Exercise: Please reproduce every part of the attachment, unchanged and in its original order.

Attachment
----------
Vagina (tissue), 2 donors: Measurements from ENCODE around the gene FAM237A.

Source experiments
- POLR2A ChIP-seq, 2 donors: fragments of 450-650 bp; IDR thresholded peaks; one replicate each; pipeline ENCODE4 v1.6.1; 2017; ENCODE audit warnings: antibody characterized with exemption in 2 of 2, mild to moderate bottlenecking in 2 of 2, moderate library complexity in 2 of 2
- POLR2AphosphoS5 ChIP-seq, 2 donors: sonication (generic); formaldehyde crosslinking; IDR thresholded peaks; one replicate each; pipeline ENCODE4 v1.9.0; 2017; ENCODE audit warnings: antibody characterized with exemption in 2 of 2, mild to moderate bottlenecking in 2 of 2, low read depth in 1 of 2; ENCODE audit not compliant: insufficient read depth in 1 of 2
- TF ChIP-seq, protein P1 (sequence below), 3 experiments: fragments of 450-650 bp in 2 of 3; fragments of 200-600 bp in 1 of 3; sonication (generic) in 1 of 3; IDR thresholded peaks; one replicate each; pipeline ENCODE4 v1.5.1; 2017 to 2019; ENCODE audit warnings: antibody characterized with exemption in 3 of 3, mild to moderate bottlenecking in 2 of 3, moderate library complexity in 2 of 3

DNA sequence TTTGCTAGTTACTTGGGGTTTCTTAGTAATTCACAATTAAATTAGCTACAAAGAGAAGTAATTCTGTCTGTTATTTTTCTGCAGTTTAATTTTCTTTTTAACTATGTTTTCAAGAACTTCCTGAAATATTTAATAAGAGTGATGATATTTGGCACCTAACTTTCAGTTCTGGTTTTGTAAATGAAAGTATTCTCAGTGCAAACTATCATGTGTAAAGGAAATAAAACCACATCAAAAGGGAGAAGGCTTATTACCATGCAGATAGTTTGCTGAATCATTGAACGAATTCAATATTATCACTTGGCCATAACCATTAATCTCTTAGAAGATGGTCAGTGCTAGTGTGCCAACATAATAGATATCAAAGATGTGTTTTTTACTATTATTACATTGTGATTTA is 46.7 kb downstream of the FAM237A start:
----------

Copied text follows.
Vagina (tissue), 2 donors: Measurements from ENCODE around the gene FAM237A.

Source experiments
- POLR2A ChIP-seq, 2 donors: fragments of 450-650 bp; IDR thresholded peaks; one replicate each; pipeline ENCODE4 v1.6.1; 2017; ENCODE audit warnings: antibody characterized with exemption in 2 of 2, mild to moderate bottlenecking in 2 of 2, moderate library complexity in 2 of 2
- POLR2AphosphoS5 ChIP-seq, 2 donors: sonication (generic); formaldehyde crosslinking; IDR thresholded peaks; one replicate each; pipeline ENCODE4 v1.9.0; 2017; ENCODE audit warnings: antibody characterized with exemption in 2 of 2, mild to moderate bottlenecking in 2 of 2, low read depth in 1 of 2; ENCODE audit not compliant: insufficient read depth in 1 of 2
- TF ChIP-seq, protein P1 (sequence below), 3 experiments: fragments of 450-650 bp in 2 of 3; fragments of 200-600 bp in 1 of 3; sonication (generic) in 1 of 3; IDR thresholded peaks; one replicate each; pipeline ENCODE4 v1.5.1; 2017 to 2019; ENCODE audit warnings: antibody characterized with exemption in 3 of 3, mild to moderate bottlenecking in 2 of 3, moderate library complexity in 2 of 3

DNA sequence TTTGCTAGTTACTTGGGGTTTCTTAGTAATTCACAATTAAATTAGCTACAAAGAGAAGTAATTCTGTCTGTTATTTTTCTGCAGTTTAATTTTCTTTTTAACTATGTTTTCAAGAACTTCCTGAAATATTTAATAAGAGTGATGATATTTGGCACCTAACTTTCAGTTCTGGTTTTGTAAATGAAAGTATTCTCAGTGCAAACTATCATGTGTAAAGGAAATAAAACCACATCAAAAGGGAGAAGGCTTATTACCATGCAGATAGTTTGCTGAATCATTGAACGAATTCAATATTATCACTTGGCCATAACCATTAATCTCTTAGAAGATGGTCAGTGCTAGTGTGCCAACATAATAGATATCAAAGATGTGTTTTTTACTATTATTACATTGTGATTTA is 46.7 kb downstream of the FAM237A start: